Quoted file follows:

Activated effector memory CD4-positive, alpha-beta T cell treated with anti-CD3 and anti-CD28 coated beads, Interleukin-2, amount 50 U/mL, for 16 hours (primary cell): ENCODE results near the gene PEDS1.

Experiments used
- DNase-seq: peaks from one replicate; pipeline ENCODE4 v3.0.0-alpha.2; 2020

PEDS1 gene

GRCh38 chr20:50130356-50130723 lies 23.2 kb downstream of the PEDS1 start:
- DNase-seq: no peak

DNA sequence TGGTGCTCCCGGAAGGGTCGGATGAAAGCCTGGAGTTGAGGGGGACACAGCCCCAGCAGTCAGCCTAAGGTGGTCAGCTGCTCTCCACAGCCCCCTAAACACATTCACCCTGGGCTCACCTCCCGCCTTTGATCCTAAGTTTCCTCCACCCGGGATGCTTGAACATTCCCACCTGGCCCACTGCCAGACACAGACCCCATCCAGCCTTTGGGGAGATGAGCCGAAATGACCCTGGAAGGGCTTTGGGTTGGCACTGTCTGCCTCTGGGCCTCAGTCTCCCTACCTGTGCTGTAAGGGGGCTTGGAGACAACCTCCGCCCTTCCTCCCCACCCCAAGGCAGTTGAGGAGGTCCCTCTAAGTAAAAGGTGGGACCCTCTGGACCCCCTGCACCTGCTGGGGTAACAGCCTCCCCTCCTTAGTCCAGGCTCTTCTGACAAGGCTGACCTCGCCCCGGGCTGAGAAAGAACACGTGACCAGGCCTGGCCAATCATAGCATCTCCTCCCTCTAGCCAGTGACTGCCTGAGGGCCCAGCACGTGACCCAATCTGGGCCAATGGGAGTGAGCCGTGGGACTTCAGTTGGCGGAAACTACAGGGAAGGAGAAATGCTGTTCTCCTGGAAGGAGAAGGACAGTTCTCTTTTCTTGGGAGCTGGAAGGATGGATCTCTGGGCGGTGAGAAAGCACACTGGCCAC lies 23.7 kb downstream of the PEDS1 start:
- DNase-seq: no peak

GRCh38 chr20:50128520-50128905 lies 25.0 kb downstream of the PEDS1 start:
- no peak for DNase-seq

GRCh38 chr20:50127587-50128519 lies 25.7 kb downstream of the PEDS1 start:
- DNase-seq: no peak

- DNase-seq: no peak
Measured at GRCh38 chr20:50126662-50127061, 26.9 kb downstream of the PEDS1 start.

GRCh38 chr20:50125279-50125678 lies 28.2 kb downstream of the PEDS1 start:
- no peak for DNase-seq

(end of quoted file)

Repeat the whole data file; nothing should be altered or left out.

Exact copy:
Activated effector memory CD4-positive, alpha-beta T cell treated with anti-CD3 and anti-CD28 coated beads, Interleukin-2, amount 50 U/mL, for 16 hours (primary cell): ENCODE results near the gene PEDS1.

Experiments used
- DNase-seq: peaks from one replicate; pipeline ENCODE4 v3.0.0-alpha.2; 2020

PEDS1 gene

GRCh38 chr20:50130356-50130723 lies 23.2 kb downstream of the PEDS1 start:
- DNase-seq: no peak

DNA sequence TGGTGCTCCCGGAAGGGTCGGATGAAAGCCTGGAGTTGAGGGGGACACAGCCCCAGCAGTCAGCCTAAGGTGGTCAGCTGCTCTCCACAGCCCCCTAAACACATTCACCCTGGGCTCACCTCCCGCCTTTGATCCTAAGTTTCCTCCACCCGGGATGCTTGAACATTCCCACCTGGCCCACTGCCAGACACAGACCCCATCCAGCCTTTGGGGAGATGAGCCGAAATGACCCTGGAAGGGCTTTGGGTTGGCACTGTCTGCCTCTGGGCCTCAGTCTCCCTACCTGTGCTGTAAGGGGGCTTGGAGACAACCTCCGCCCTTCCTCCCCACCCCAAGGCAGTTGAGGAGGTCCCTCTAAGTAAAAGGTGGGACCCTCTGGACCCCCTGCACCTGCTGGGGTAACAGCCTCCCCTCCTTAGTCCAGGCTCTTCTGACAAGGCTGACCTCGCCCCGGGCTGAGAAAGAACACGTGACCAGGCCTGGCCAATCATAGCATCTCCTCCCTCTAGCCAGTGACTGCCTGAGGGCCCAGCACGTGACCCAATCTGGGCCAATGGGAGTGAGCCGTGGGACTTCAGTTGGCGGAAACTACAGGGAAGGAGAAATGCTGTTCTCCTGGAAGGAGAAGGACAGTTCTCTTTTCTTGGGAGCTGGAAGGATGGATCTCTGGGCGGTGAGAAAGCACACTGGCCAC lies 23.7 kb downstream of the PEDS1 start:
- DNase-seq: no peak

GRCh38 chr20:50128520-50128905 lies 25.0 kb downstream of the PEDS1 start:
- no peak for DNase-seq

GRCh38 chr20:50127587-50128519 lies 25.7 kb downstream of the PEDS1 start:
- DNase-seq: no peak

- DNase-seq: no peak
Measured at GRCh38 chr20:50126662-50127061, 26.9 kb downstream of the PEDS1 start.

GRCh38 chr20:50125279-50125678 lies 28.2 kb downstream of the PEDS1 start:
- no peak for DNase-seq